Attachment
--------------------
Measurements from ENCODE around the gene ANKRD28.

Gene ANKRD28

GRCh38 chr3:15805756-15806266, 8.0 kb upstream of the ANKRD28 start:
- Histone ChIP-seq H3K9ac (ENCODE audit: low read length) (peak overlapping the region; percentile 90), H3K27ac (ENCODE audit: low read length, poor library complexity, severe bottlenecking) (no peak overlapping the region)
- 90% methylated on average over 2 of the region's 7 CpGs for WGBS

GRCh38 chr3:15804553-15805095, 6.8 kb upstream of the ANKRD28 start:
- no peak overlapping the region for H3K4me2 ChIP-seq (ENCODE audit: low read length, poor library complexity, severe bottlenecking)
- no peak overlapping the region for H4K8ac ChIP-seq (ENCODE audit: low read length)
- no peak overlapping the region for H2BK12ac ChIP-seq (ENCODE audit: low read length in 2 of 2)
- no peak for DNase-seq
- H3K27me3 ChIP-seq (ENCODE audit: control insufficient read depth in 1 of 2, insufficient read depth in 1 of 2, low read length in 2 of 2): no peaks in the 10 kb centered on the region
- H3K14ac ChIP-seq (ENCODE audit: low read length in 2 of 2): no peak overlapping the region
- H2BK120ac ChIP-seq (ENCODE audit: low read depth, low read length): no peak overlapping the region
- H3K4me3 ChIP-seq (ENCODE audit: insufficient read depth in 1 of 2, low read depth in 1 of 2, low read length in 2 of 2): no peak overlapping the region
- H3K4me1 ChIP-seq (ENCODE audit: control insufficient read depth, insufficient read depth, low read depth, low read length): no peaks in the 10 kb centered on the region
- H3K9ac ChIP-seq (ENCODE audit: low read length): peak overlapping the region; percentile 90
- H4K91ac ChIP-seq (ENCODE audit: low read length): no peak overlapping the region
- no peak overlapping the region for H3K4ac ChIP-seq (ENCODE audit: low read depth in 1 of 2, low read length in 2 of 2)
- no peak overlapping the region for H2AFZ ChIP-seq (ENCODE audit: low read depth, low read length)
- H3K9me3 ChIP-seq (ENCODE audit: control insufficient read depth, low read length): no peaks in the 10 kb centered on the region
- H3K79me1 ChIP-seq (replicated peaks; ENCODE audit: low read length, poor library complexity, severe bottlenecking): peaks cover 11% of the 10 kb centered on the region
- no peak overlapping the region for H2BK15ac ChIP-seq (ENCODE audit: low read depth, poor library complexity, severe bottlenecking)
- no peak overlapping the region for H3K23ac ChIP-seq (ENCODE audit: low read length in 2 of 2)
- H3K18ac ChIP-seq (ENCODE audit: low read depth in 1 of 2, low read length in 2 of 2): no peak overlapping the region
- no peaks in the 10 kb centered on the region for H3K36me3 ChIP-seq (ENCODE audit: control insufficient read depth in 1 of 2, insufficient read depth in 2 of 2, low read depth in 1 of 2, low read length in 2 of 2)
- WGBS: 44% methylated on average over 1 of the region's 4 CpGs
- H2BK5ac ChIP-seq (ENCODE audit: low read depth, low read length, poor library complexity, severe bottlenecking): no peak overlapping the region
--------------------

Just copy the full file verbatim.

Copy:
Measurements from ENCODE around the gene ANKRD28.

Gene ANKRD28

GRCh38 chr3:15805756-15806266, 8.0 kb upstream of the ANKRD28 start:
- Histone ChIP-seq H3K9ac (ENCODE audit: low read length) (peak overlapping the region; percentile 90), H3K27ac (ENCODE audit: low read length, poor library complexity, severe bottlenecking) (no peak overlapping the region)
- 90% methylated on average over 2 of the region's 7 CpGs for WGBS

GRCh38 chr3:15804553-15805095, 6.8 kb upstream of the ANKRD28 start:
- no peak overlapping the region for H3K4me2 ChIP-seq (ENCODE audit: low read length, poor library complexity, severe bottlenecking)
- no peak overlapping the region for H4K8ac ChIP-seq (ENCODE audit: low read length)
- no peak overlapping the region for H2BK12ac ChIP-seq (ENCODE audit: low read length in 2 of 2)
- no peak for DNase-seq
- H3K27me3 ChIP-seq (ENCODE audit: control insufficient read depth in 1 of 2, insufficient read depth in 1 of 2, low read length in 2 of 2): no peaks in the 10 kb centered on the region
- H3K14ac ChIP-seq (ENCODE audit: low read length in 2 of 2): no peak overlapping the region
- H2BK120ac ChIP-seq (ENCODE audit: low read depth, low read length): no peak overlapping the region
- H3K4me3 ChIP-seq (ENCODE audit: insufficient read depth in 1 of 2, low read depth in 1 of 2, low read length in 2 of 2): no peak overlapping the region
- H3K4me1 ChIP-seq (ENCODE audit: control insufficient read depth, insufficient read depth, low read depth, low read length): no peaks in the 10 kb centered on the region
- H3K9ac ChIP-seq (ENCODE audit: low read length): peak overlapping the region; percentile 90
- H4K91ac ChIP-seq (ENCODE audit: low read length): no peak overlapping the region
- no peak overlapping the region for H3K4ac ChIP-seq (ENCODE audit: low read depth in 1 of 2, low read length in 2 of 2)
- no peak overlapping the region for H2AFZ ChIP-seq (ENCODE audit: low read depth, low read length)
- H3K9me3 ChIP-seq (ENCODE audit: control insufficient read depth, low read length): no peaks in the 10 kb centered on the region
- H3K79me1 ChIP-seq (replicated peaks; ENCODE audit: low read length, poor library complexity, severe bottlenecking): peaks cover 11% of the 10 kb centered on the region
- no peak overlapping the region for H2BK15ac ChIP-seq (ENCODE audit: low read depth, poor library complexity, severe bottlenecking)
- no peak overlapping the region for H3K23ac ChIP-seq (ENCODE audit: low read length in 2 of 2)
- H3K18ac ChIP-seq (ENCODE audit: low read depth in 1 of 2, low read length in 2 of 2): no peak overlapping the region
- no peaks in the 10 kb centered on the region for H3K36me3 ChIP-seq (ENCODE audit: control insufficient read depth in 1 of 2, insufficient read depth in 2 of 2, low read depth in 1 of 2, low read length in 2 of 2)
- WGBS: 44% methylated on average over 1 of the region's 4 CpGs
- H2BK5ac ChIP-seq (ENCODE audit: low read depth, low read length, poor library complexity, severe bottlenecking): no peak overlapping the region